[WATCH] Roberta Metsola insists she always puts Malta’s interests first

Xtra on TVM | Roberta Metsola dismisses what she describes as the Prime Minister’s divisive tactics in accusing PN MEPs of instigating the European Commission to start legal action against Malta over the sale of passports

PN MEP Roberta Metsola
PN MEP Roberta Metsola

Roberta Metsola insists she always puts Malta’s interests first in Europe, dismissing the Prime Minister’s criticism towards her as a divisive tactic.

The Nationalist MEP, who was recently elected First Vice President of the European Parliament, accused Robert Abela of sticking to the same song of his predecessor.

She was speaking on TVM’s Xtra on Thursday.

Abela recently failed to congratulate Metsola for her high-profile appointment, justifying his decision on the basis that the PN MEP worked to destroy the Maltese golden passport scheme.

“I would hope that Robert Abela does not adopt the same song and continuous attacks of his predecessor Joseph Muscat, because we have for years been under constant attack from every level of the Labour Party, the government and its ministers,” she said.

Metsola said citizenship should be valued and treasured, and not besmirched by being sold.

She accused Abela of “divisive tactics” when he claimed the PN MEPs were responsible for the legal action that the European Commission initiated against Malta. She said neither herself nor David Casa were at fault.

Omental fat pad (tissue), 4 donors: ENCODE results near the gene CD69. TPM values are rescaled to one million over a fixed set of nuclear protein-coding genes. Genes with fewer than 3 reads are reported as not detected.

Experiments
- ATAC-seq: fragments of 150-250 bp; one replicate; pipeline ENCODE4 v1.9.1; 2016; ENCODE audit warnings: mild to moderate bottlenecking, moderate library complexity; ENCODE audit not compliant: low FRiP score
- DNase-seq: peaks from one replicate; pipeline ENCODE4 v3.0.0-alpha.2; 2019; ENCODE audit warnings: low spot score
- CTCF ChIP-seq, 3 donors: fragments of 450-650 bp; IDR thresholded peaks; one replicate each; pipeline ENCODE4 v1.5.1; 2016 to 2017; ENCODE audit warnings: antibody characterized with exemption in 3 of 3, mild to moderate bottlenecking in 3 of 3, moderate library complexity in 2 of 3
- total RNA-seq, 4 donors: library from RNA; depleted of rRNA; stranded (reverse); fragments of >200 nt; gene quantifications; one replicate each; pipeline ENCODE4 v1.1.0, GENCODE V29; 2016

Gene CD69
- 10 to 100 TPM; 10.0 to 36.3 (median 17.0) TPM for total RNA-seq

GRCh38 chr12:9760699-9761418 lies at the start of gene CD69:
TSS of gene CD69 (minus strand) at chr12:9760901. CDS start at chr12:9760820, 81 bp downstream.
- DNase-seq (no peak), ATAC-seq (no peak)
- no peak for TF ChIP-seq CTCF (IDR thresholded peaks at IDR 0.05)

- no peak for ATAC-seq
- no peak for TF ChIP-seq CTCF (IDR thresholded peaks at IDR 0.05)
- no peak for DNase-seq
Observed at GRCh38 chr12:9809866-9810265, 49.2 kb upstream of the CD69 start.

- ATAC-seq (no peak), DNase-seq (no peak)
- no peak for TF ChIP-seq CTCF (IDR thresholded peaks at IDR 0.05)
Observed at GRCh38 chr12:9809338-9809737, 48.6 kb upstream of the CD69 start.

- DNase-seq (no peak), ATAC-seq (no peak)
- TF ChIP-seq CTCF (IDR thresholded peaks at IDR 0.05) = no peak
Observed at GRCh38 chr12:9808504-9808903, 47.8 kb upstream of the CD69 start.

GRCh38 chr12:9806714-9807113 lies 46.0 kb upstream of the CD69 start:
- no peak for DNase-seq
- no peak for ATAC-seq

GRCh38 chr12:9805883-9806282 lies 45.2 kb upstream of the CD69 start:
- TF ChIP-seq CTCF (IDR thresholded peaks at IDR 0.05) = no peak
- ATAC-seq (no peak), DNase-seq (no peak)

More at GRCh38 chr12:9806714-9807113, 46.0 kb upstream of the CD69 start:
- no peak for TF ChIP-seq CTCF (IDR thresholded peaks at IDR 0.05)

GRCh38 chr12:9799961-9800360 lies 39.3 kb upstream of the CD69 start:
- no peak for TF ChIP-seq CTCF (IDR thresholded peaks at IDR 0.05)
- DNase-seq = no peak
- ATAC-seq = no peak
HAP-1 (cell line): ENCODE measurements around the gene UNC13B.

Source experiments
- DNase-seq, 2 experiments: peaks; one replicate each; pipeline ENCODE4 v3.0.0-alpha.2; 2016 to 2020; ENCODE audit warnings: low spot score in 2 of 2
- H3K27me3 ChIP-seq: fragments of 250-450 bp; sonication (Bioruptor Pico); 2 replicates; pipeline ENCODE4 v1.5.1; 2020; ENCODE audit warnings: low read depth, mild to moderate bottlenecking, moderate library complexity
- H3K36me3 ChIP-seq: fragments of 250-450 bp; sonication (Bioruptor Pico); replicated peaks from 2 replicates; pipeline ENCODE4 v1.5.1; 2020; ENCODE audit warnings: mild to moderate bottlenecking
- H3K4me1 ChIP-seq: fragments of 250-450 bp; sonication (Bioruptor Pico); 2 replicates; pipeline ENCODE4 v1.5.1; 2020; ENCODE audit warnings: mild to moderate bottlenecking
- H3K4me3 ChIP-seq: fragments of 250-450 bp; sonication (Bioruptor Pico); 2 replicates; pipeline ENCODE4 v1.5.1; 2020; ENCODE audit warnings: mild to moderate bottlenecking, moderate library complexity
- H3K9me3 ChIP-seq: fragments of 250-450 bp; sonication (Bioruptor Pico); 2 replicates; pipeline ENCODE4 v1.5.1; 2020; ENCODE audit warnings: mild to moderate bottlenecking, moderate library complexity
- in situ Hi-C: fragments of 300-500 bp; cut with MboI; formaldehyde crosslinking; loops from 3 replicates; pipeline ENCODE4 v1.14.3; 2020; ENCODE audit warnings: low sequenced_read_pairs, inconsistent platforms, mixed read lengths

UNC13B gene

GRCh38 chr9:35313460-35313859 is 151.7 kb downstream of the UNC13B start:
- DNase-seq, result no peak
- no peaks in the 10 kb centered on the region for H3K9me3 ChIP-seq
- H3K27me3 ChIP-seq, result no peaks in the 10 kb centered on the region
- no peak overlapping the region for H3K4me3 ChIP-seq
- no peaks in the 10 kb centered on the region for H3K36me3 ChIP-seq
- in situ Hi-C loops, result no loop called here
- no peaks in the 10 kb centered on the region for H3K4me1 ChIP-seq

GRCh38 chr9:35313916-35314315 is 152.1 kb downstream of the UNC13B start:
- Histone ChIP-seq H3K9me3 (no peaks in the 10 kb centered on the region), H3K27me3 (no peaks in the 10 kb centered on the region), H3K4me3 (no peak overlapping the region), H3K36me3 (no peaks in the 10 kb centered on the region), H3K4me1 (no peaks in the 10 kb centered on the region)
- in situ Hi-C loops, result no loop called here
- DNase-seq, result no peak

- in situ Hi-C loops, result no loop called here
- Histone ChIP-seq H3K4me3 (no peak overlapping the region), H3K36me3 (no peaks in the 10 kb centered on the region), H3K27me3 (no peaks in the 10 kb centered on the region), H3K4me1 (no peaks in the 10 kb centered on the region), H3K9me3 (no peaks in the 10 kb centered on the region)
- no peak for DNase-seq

“These are divisive tactics that the Prime Minister is trying to play in an attempt to score political points, and I don’t think they’re working,” she said, pointing out that former Labour minister Helena Dalli, who forms part of the college of European Commissioners was also part of the group of people who decided that legal steps should be taken against Malta.

Metsola insisted that every time she stood up to speak or take a vote in the European Parliament, she always had Malta’s best interests at heart. 

“My thought process is that I am, first and foremost Maltese, and I need to see how that particular vote or law will impact the Maltese people,” she said.

Metsola added that very often, she would have already been working behind the scenes before the motion even came to a vote, to ensure that it would be amended in a way that would be beneficial for Malta while also making sense at a European level.

Asked by Balzan about her reaction to the rule of law reforms that government was undertaking, Metsola acknowledged that there were a number of solid improvements on paper, but insisted the issue now will be to ensure that they are enforced.

“We can have the best laws on paper, but now we need to ensure that we enforce them,” she said.

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